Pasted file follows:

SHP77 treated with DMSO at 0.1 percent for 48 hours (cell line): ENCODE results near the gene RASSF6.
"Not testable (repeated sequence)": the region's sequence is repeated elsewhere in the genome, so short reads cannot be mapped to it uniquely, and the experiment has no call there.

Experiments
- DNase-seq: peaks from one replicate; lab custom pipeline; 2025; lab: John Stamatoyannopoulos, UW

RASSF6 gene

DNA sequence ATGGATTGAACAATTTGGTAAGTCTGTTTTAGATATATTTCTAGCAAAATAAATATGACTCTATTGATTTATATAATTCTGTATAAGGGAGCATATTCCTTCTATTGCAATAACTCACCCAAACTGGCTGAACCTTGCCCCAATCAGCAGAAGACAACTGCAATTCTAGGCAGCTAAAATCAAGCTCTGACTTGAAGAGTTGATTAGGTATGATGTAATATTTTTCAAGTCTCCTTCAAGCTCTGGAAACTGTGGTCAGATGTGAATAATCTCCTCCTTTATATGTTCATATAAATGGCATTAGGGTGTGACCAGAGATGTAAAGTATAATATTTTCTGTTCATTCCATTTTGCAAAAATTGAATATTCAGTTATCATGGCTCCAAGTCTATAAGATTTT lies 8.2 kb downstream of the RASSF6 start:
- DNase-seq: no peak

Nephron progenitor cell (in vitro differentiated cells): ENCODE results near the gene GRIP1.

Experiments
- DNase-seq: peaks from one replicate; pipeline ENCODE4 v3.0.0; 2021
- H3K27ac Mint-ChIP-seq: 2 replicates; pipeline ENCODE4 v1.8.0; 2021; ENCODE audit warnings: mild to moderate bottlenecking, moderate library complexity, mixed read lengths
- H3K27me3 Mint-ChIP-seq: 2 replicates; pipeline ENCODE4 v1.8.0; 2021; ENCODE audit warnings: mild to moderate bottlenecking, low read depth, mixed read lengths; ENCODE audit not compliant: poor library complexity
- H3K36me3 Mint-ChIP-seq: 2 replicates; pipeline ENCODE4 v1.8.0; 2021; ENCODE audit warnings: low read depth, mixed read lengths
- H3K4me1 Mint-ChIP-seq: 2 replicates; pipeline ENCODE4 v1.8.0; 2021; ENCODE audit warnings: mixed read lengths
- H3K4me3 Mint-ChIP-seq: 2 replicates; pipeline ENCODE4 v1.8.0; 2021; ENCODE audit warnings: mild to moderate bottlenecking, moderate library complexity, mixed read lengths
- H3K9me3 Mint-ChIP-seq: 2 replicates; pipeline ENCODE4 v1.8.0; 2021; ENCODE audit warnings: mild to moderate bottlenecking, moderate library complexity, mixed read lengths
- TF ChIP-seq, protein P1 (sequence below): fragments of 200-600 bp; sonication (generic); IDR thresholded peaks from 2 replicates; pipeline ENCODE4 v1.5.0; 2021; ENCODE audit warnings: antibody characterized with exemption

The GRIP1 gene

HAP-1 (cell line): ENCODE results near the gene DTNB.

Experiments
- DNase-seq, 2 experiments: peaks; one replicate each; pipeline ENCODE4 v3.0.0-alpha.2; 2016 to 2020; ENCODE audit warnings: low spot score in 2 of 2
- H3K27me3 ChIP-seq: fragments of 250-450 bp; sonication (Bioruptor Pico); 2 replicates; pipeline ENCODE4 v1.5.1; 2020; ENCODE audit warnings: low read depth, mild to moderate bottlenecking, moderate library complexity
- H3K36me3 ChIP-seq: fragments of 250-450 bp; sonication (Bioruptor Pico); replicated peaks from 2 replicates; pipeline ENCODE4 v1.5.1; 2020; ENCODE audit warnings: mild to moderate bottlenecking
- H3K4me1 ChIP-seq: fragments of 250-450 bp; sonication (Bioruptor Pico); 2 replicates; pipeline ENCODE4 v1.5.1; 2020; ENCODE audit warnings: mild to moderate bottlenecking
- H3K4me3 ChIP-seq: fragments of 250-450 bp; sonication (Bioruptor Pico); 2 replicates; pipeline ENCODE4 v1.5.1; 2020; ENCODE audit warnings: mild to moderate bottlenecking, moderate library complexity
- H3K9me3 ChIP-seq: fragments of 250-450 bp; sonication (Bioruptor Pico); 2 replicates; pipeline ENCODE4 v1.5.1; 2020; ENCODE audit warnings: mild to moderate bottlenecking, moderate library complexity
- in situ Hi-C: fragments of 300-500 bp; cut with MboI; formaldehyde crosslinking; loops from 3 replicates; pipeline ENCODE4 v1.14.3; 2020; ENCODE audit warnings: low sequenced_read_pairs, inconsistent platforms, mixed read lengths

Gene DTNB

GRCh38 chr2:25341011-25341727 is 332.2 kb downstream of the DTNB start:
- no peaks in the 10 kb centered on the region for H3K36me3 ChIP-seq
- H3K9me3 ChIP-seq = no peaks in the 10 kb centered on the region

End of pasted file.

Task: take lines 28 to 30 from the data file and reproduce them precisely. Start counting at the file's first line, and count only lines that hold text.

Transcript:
Gene DTNB

GRCh38 chr2:25341011-25341727 is 332.2 kb downstream of the DTNB start:
- no peaks in the 10 kb centered on the region for H3K36me3 ChIP-seq